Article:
The Big Proposal

Nia Ramsey, Staff Writer

A moment. A point in our life we should remember for all of our lives. It will happen right after the curtain falls on a certain day where nighttime silence learns the rhythms of our youth, yes, this is the special occasion of the homecoming dance.

Now, what I am about to say is going to counter exactly what I have written above; I hate homecoming, more specifically, I hate the nature of the students who think that if you are asking someone to go with you, then, you must make it an extra extravagant proposal. Now, for the select few that do, my question is why?

Homecoming is not your wedding proposal. It is intended to be a thrilling and laid back event that you spend with friends or a significant other. Although it is emphasized quite a lot in high school, the importance of how you ask equals that of asking someone to the movies. Do you get in front of a hundred or so people in lunch and sing them a cliche love song from the 60’s? Do you stand on top the lockers and have friends in grass skirts and tops dance and hold a sign if you were inquiring if your crush would like to be your date to the movie? Nope and double nope; you just ask them privately.

Whether hilarious, serious, romantic, no matter the form, the homecoming proposals that are going overboard and need to stop. It is doing something huge for a small point in your history. A wedding would be something that affects both you and your significant other for the long run, so, yes, you might want to do something extravagant in that proposal. Going to a homecoming game or dance is not something you need to be busting out your most elaborate plan for. That’s ridiculous.

I understand that some people may just want their crush to know how much it would mean to them if they went and that is perfectly fine. The problem that I find is that there are more spectacular ways to do it while doing the most simple thing.

There is an unscathed beauty in words. Words are what shape our feelings, our passions, our heart’s desired conversation. When a person, no matter the circumstance, speaks from their heart, ears will listen, and other hearts will learn to talk as well. That is to say, expressing it to them in person, in private, with all of these intents, are more meaningful than doing something ”goofy”.

Giant, highly invested in items or organization, does indeed look good to the eye and pleases those who receive it. For me to say that people do not like these types of homecoming proposals would be absolutely preposterous. I am saying those approaches have a time and a place: a time and a place not designated for the homecoming.

Another issue with certain homecoming goers today, especially in our very school are mums.

Mums: the colossal, constant jingling noise you hear in your quick descent into impatience and insanity, they are objects that, in a traditional form, are given to the girls to signify that yes, they have been asked to go to homecoming. It seems like every year they just get bigger and BIGGER. This is the climax of overdoing it for homecoming.

There are several complications about mums. The first would be that if girls cannot even go into the door without having to play spin around, then, that is telling you something. The second is that there are people who cannot focus in school with noises and distractions and mums amplify each. Lastly, there are students who struggle with self-appreciation and wonder if they are attractive or not and when they see people everywhere happy with mums – the symbol of being asked out – and look at the romance aspect of it, they could in fact feel down about themselves.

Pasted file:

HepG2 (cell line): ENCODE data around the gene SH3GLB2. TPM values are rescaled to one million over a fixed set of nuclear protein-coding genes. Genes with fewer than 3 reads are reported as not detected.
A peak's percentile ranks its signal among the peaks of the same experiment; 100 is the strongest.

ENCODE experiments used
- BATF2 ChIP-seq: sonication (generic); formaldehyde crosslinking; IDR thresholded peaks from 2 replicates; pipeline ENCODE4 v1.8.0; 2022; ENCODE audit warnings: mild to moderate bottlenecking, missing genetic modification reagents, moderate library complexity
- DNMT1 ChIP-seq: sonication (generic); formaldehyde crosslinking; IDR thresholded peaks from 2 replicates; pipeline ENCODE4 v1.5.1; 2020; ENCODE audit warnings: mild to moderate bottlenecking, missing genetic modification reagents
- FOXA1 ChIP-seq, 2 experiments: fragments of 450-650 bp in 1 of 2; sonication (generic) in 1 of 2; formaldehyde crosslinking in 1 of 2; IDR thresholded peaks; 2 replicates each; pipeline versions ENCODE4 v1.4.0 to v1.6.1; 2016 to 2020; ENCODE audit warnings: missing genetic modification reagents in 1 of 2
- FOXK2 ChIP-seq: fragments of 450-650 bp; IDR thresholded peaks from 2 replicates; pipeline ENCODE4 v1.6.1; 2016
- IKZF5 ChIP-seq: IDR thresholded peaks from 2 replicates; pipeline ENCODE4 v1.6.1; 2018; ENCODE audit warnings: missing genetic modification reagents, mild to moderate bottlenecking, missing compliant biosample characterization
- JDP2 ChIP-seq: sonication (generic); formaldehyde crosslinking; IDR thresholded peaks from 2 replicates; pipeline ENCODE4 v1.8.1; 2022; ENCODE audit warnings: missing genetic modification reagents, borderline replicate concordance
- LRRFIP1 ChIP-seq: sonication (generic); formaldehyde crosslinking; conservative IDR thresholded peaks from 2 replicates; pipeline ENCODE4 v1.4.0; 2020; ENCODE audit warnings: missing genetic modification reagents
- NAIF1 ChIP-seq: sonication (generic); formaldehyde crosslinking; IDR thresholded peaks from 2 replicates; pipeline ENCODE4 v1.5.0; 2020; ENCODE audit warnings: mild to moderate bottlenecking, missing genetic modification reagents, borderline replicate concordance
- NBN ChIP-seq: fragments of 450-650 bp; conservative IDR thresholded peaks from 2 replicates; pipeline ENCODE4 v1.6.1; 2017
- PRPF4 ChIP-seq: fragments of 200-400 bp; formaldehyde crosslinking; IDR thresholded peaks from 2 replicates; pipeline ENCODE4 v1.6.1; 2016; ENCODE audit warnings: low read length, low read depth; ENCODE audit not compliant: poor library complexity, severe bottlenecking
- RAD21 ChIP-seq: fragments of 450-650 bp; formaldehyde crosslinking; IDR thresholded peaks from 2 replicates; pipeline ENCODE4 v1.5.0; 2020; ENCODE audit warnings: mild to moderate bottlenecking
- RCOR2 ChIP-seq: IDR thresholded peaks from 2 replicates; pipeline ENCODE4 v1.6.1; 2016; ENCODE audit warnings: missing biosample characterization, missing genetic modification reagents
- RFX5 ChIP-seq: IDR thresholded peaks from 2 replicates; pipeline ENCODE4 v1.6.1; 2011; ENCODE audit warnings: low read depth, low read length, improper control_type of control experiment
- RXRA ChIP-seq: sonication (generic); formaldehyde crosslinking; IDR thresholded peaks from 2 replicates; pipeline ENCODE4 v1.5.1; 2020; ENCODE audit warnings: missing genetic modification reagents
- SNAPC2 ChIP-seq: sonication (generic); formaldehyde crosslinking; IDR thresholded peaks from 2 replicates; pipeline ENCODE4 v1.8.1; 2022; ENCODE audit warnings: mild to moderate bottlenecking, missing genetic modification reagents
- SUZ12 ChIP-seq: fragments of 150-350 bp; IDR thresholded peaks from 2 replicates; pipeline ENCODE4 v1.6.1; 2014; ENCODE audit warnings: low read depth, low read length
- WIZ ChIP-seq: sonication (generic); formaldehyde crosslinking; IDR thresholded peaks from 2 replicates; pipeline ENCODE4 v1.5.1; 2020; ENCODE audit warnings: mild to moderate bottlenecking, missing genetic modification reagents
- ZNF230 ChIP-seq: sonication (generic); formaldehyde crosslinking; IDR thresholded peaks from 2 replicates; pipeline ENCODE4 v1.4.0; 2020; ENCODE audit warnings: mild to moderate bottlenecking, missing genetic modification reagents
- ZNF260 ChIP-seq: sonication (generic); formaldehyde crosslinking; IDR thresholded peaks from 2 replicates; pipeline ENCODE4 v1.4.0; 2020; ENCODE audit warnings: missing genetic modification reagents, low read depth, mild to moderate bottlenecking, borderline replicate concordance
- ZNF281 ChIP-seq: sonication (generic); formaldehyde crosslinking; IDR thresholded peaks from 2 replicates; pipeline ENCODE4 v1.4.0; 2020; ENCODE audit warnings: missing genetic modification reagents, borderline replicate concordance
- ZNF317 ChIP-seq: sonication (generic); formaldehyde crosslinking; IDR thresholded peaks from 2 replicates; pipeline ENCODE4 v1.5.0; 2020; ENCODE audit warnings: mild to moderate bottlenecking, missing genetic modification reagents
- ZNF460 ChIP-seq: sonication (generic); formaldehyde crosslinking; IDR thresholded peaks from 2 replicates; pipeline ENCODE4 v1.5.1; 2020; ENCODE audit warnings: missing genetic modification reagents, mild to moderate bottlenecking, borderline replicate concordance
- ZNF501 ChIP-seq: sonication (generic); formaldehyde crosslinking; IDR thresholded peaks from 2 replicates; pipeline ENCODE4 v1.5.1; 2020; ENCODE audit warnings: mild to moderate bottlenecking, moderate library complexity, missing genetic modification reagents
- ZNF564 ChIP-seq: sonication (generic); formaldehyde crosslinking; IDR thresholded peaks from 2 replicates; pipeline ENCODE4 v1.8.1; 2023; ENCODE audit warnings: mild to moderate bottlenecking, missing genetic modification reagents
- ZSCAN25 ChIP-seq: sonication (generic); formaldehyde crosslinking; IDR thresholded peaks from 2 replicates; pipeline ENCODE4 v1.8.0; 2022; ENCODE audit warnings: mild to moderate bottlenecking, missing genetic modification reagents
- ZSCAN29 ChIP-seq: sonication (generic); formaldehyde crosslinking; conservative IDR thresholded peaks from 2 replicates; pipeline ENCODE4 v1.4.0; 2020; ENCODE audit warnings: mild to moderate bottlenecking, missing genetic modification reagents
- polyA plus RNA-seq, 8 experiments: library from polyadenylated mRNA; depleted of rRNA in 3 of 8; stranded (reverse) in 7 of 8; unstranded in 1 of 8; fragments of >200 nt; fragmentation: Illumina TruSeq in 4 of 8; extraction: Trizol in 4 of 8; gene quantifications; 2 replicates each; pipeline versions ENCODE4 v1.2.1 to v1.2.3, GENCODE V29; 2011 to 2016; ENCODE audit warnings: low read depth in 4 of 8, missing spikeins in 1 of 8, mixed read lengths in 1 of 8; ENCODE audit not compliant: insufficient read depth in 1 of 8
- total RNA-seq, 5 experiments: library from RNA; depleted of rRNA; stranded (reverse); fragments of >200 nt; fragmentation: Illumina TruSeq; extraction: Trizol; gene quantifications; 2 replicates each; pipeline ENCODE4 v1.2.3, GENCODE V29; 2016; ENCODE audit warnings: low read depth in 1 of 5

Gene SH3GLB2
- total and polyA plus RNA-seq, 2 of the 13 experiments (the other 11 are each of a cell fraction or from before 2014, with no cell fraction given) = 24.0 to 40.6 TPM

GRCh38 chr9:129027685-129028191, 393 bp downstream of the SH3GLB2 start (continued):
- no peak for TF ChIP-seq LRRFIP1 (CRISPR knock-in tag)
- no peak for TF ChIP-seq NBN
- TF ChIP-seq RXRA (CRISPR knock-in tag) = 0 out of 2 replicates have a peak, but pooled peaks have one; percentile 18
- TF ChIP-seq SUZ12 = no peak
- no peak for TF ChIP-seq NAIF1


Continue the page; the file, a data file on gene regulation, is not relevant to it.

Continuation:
The romantic aspect of homecoming is not something I am saying to halt. I ask for an awareness of how much we put too much emphasis on it. I get it. It is supposed to be a thrilling occasion of dance and creating a memory with your friends or high school sweetheart before the present bleeds into a future far away from each other. The sentiment of this event is not what stirs a boiling cauldron of chemical emotions inside my stomach nor is it the fun that people have that makes my heart ache. However, how the student body has manipulated the meaning makes me ill.

What do I mean by this? Simple. Some students ask accusatory questions on why they do not want to go like it is wrong to not want to go. Some have even focused it into a romantic declaration.

It aggravates me when I sit at a lunch table and all my other friends are confused on why I do not want to go to homecoming and bring anyone–especially, a date. Year after year, students who feel the way I do and do not care for receiving a mum or spending time with your friends in that manner have had to deal with an influx of judgement.

“Well, I don’t think it’s cool that they judge me. I’m not good in social situations and it bothers me because it’s my personal business if I want to go with someone or not.”  a student said.

There has to be a reason why some students are pushing an expectation of romance on what should be a casual and optional activity. I like to believe that the reason the romantic aspect of the homecoming is increasingly more and more important to homecoming is because of the subliminal and societal peer pressure and the perceptions that we have as high schoolers about love and engaging in romantic love.

However, everyone has things that appeal to them and don’t. If going to the homecoming dance does not interest a person, then, leave them alone. Ultimately, it is their opinion and it is what they want to do and nobody is going to get hurt from it.